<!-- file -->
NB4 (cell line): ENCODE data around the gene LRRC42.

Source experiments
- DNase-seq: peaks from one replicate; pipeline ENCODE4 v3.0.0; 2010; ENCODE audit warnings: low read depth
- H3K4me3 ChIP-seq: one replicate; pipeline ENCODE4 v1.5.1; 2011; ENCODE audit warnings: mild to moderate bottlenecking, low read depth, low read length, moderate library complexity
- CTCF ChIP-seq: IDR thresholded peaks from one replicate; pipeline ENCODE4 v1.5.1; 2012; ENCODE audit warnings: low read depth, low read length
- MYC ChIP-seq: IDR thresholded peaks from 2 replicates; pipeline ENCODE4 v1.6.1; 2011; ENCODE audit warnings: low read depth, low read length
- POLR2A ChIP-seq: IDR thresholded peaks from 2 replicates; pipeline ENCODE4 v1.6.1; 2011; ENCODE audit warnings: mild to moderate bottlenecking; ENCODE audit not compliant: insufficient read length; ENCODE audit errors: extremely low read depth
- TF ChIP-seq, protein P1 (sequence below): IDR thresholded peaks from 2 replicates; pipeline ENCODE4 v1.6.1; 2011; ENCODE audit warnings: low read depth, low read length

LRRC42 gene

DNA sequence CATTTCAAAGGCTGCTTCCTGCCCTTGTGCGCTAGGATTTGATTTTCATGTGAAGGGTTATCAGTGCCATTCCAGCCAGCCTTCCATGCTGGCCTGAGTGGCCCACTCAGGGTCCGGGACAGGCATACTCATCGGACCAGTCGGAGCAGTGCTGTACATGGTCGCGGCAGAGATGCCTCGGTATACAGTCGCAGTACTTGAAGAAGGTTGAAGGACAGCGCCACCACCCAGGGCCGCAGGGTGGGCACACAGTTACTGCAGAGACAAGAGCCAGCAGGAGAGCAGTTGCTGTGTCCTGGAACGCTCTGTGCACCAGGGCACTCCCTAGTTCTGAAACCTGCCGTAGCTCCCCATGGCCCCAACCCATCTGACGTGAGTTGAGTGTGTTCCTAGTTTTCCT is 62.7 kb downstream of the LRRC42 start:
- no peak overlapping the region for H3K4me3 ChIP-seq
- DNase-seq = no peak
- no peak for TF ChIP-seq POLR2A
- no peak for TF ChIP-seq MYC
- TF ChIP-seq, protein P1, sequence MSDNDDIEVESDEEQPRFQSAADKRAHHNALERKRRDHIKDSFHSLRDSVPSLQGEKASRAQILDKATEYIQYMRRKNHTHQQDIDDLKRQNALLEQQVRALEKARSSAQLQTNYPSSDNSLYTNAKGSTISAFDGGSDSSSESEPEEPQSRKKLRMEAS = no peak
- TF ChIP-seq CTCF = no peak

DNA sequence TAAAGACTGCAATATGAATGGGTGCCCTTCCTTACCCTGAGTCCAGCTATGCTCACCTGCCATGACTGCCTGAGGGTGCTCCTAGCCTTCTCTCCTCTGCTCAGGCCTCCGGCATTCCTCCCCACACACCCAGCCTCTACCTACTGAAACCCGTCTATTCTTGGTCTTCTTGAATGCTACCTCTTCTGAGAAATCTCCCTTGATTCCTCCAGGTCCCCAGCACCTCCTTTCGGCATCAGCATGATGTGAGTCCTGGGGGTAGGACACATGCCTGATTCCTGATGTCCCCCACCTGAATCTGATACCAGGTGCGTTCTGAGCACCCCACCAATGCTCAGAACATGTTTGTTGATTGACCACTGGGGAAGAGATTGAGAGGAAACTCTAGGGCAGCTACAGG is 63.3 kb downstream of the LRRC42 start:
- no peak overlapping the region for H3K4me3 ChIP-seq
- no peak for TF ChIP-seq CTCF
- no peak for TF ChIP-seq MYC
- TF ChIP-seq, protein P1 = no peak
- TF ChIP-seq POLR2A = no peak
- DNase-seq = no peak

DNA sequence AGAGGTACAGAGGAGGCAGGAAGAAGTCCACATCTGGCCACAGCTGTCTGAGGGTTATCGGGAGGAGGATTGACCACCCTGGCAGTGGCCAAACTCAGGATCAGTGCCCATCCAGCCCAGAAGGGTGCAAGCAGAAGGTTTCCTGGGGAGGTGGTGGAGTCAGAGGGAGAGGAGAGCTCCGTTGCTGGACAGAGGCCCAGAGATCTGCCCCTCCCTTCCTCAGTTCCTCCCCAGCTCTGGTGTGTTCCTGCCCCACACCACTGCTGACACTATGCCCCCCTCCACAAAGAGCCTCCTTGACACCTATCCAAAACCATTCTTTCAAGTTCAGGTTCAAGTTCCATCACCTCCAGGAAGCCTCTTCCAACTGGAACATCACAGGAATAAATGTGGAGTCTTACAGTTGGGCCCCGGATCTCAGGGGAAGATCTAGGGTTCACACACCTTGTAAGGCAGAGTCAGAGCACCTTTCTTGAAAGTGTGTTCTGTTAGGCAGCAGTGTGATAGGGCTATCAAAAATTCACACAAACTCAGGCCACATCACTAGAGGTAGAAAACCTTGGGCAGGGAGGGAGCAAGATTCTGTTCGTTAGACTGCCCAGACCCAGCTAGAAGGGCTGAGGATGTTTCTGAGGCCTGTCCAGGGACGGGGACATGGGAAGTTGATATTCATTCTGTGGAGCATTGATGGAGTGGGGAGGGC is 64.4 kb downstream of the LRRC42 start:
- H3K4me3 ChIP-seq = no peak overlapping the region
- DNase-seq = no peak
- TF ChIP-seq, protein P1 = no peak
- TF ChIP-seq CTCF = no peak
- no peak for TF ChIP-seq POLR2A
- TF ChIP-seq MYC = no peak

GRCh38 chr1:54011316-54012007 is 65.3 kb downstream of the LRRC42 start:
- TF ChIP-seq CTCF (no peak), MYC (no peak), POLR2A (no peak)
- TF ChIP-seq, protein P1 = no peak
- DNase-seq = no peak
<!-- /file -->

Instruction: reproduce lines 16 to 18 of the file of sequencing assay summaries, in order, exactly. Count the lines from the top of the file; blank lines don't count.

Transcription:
- TF ChIP-seq CTCF = no peak

DNA sequence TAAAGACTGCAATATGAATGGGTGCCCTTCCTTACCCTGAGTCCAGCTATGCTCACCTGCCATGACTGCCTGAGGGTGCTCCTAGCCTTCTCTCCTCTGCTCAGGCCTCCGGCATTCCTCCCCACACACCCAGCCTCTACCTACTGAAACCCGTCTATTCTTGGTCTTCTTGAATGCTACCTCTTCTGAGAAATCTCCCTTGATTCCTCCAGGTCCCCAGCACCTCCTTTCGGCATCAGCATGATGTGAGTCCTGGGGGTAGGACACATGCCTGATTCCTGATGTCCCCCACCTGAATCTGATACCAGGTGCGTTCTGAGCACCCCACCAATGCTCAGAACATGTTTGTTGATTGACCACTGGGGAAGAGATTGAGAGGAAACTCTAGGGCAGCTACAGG is 63.3 kb downstream of the LRRC42 start:
- no peak overlapping the region for H3K4me3 ChIP-seq